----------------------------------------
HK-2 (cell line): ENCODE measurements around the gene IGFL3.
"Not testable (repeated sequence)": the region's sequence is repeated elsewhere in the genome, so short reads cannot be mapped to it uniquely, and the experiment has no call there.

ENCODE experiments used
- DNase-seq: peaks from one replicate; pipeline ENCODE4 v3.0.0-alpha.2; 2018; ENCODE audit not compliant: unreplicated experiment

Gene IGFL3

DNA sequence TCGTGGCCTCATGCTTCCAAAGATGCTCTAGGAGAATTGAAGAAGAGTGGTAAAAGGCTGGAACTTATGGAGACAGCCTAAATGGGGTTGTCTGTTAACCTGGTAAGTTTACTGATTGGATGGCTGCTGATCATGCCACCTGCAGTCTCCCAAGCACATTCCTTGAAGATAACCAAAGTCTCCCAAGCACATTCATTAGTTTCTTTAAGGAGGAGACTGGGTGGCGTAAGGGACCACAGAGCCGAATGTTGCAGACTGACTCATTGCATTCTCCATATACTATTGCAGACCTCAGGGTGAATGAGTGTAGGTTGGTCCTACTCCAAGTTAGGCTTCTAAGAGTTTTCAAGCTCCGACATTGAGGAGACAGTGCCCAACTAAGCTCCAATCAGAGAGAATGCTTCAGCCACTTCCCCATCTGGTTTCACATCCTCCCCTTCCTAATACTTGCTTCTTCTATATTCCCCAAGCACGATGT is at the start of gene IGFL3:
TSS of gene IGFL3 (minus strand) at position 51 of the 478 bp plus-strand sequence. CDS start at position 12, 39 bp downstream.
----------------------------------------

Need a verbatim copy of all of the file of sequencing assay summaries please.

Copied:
HK-2 (cell line): ENCODE measurements around the gene IGFL3.
"Not testable (repeated sequence)": the region's sequence is repeated elsewhere in the genome, so short reads cannot be mapped to it uniquely, and the experiment has no call there.

ENCODE experiments used
- DNase-seq: peaks from one replicate; pipeline ENCODE4 v3.0.0-alpha.2; 2018; ENCODE audit not compliant: unreplicated experiment

Gene IGFL3

DNA sequence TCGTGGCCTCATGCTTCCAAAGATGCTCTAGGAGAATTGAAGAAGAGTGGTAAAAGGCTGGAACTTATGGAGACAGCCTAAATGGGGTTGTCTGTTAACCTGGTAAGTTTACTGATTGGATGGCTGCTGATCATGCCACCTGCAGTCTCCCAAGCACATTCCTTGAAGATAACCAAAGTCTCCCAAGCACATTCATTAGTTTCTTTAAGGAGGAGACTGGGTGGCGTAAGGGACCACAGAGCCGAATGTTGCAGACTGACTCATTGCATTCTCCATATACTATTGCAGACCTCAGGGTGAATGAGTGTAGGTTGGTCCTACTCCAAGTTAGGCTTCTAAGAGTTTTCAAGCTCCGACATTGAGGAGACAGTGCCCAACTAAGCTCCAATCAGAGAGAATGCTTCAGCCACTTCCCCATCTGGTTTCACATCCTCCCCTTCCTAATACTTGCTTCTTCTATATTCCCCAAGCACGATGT is at the start of gene IGFL3:
TSS of gene IGFL3 (minus strand) at position 51 of the 478 bp plus-strand sequence. CDS start at position 12, 39 bp downstream.